PT: I would rather have it be a full time business, but I wish I could breathe underwater, too. We’ve done it for 12 years now and it has so many ups and downs and I want consistency in my life. I’m tired of the actual struggle, waiting for something to happen, because it is happening, it has happened, it’s life and there is no plateau. You don’t get to a place where it’s like “I’m here, I made it.” There are a lot of people out there who would look at a lot of the successes and experiences that we’ve had and think it’s real successful. It’s all about your definition of success and what you’re happy with. People always want more. It’s gross. Why do you always need more and more? These few thousand fans that we have worldwide, which isn’t that much, but they want to hear it and that’s such an awesome gift to even have that many people paying attention to your stupid art. Think of the guy hanging watercolors down at the local coffee shop and he can’t even sell a painting. Nobody cares. There are so many artist that are struggling a lot more than I or Stretch have that I’m just happy to be putting out music and having people listen and book us for shows and enjoy our videos. It’s a great time.

MS: The reality of it is hip-hop, from what I see, is probably the most volatile music genre of them all. It’s the only one where you can be hot this month and next month you’re on a milk carton. Going into that knowing that, that’s fine. I’ll take the longevity. We may never fill a coliseum. I don’t know.

PT: We won’t. We absolutely won’t.

MS: But when we do a live celebrity death match I guarantee we’ll fill a coliseum.

PT: Yeah, but all the people will be made out of clay.

MS: That’s beside the point. As long as we get the door. The bottom line is we enjoy making it and the fact that people care enough to say “hey will you come out to wherever and rock,” that’s a huge compliment and to me that feels kind of like success. I’d like it if success felt a little more like paying my rent on time every month, but that’s something else. You make those sacrifices for what you love doing.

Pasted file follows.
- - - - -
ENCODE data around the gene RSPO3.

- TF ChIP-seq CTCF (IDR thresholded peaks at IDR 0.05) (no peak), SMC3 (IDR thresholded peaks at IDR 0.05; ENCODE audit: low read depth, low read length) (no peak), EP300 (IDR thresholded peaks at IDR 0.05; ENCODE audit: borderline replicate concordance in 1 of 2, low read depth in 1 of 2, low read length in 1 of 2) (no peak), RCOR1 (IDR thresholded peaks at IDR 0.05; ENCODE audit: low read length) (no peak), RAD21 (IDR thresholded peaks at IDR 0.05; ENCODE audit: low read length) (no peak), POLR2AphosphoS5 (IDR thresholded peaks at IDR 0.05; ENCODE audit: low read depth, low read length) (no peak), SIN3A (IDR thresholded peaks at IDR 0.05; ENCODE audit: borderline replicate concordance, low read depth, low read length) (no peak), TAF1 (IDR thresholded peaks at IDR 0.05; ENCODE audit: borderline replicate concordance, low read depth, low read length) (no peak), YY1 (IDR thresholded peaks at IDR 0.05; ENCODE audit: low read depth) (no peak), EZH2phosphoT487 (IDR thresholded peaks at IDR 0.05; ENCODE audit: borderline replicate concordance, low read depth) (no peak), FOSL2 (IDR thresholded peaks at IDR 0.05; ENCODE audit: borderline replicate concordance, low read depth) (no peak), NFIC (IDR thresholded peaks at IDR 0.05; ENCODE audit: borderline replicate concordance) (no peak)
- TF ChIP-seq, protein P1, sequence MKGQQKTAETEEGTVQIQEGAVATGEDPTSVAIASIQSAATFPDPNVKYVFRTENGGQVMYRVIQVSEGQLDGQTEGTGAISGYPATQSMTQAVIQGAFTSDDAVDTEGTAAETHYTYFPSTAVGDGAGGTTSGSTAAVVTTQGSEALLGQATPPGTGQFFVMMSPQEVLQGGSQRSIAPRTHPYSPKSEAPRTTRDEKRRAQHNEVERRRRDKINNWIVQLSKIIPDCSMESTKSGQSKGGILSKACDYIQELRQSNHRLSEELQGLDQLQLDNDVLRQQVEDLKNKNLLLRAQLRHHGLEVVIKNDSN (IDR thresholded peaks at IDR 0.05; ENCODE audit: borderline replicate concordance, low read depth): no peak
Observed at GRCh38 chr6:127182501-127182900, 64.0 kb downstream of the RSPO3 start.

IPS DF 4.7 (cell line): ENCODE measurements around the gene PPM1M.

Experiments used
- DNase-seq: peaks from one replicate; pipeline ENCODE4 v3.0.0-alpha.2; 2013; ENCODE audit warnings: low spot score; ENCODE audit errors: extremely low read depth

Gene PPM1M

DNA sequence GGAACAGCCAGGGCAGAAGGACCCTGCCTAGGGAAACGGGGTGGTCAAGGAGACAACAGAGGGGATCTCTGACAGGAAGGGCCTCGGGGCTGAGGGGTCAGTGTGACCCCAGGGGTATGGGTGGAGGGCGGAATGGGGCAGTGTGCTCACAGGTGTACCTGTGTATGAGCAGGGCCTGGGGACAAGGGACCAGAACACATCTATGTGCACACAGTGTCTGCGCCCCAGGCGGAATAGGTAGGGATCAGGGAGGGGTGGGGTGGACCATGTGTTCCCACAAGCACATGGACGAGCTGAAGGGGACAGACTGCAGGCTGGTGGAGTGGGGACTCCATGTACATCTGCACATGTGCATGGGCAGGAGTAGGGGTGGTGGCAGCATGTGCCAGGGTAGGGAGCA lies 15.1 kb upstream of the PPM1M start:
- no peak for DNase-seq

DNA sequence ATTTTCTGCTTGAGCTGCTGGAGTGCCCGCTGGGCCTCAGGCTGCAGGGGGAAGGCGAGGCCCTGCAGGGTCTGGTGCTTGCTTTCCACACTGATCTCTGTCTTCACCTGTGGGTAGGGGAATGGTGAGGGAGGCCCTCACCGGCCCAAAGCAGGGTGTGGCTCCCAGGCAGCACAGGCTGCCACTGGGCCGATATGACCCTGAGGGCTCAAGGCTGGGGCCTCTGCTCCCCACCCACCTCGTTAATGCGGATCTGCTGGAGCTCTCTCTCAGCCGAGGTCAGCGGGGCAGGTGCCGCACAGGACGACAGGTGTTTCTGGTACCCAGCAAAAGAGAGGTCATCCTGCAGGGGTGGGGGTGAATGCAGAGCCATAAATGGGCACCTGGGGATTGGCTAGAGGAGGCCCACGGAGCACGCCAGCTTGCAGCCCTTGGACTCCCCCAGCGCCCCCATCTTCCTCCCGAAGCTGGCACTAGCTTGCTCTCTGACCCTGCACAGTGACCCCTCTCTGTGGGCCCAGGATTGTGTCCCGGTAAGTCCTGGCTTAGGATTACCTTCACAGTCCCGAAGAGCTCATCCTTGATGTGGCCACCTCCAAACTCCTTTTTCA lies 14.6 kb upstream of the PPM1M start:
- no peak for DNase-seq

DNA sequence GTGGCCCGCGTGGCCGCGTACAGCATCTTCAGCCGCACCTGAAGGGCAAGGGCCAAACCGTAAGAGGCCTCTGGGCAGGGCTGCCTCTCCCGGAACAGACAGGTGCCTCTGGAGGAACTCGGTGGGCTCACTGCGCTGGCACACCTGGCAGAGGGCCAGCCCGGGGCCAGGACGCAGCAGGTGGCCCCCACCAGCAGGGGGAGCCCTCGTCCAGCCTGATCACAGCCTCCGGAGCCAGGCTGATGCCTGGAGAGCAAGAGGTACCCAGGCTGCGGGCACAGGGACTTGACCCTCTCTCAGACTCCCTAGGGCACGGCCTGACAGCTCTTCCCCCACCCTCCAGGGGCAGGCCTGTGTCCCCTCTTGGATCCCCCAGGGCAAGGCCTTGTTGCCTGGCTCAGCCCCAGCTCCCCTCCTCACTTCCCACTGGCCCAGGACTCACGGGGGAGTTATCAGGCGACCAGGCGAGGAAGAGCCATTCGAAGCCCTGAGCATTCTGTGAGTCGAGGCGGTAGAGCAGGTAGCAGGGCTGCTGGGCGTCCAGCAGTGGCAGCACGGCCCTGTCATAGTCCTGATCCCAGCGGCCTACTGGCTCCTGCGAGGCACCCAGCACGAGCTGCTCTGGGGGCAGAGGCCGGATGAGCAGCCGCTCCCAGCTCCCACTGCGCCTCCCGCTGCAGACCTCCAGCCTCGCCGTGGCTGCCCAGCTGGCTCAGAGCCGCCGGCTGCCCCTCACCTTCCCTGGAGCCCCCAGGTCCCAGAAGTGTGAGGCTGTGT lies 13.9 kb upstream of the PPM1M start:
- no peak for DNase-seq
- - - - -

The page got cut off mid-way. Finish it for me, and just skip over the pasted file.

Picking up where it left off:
AB: That’s just success for the landlord.

MS: Yeah.

AB: Prozack, you mentioned wanting consistency. I know you’re consistent in one way because you’re married, and have been for quite a while, so is it safe to say you’re no longer writing ballads to Adriana Sage?

PT: Not necessarily.

MS: No.

PT: It’s funny, that’s how I knew my wife and I were gonna work out because she really respects the art aspect and she’s a grown woman and has her own life and her own career. I’ve dated women in the past where you write a love song, and it’s hip-hop so I might say something a little inappropriate about a one night stand, just being clever, or making a party anthem, you date some insecure girl and they get their feelings hurt, but it’s like it’s all just songs. We’re writing songs, we’re telling stories. James Taylor’s wife probably doesn’t yell at him if he writes a song about falling in love with some new girl. That’s what I do, so no, not really, it hasn’t stopped the pen stroke one bit.

AB: Other than you guys, what’s going on in your neck of the woods?

PT: Our city’s really blossoming quite nicely right now as far as the night life and investments in the city and new businesses opening and a lot of people moving over here from San Francisco. On that tip the city’s a really great place to be right now.

AB: What are three things everyone needs to know about Oaktown? I still refer to it the way MC Hammer did.

MS: The first is you don’t call it Oaktown. It’s The Town.

PT: It’s the second most diverse city in the United States next to Long Beach, CA. There’s a lot of awesome food here. A lot of beautiful people here. And you can buy weed legally.

AB: Prozack, can we talk about the fact that on Facebook you list Three’s Company as your favorite show? Are you rockin it Jack Tripper style?

PT: Yeah dude. Always. I’m a little bit country and a little bit rock n roll, but I’m also a little bit Joyce DeWitt as well as a little Suzanne Somers. Salt and pepper. It doesn’t matter, I’ll take either one of em. I used to like Veronica in the old Archie comics. I’ve always had a thing for the brunettes

AB: If each of you were to pretend to be gay in order to live with two women, who would those women be?

MS: That’s a good fucking question. That might be the question of the year.

PT: At this point in my life, realistically I would probably like it to be maybe Kim Kardashian and Scarlett Johansson. Kind of a mix of a slutty girl with an undercover slutty girl. But in real life I would probably end up living with my wife and my mother.

MS: I would probably, somewhere between Annette Schwarz and Asa Akira. I would definitely go that route. I would probably end up living with my two dogs, though, which will both be females, and that will be as good as it gets.

AB: The good news is you can call them bitches cuz you’ll be correct.

MS: I’ll be correct and I’m six foot five and Black. It’s expected. It’s on the backside of my license next to the donor sticker, “allowed to call women bitches.”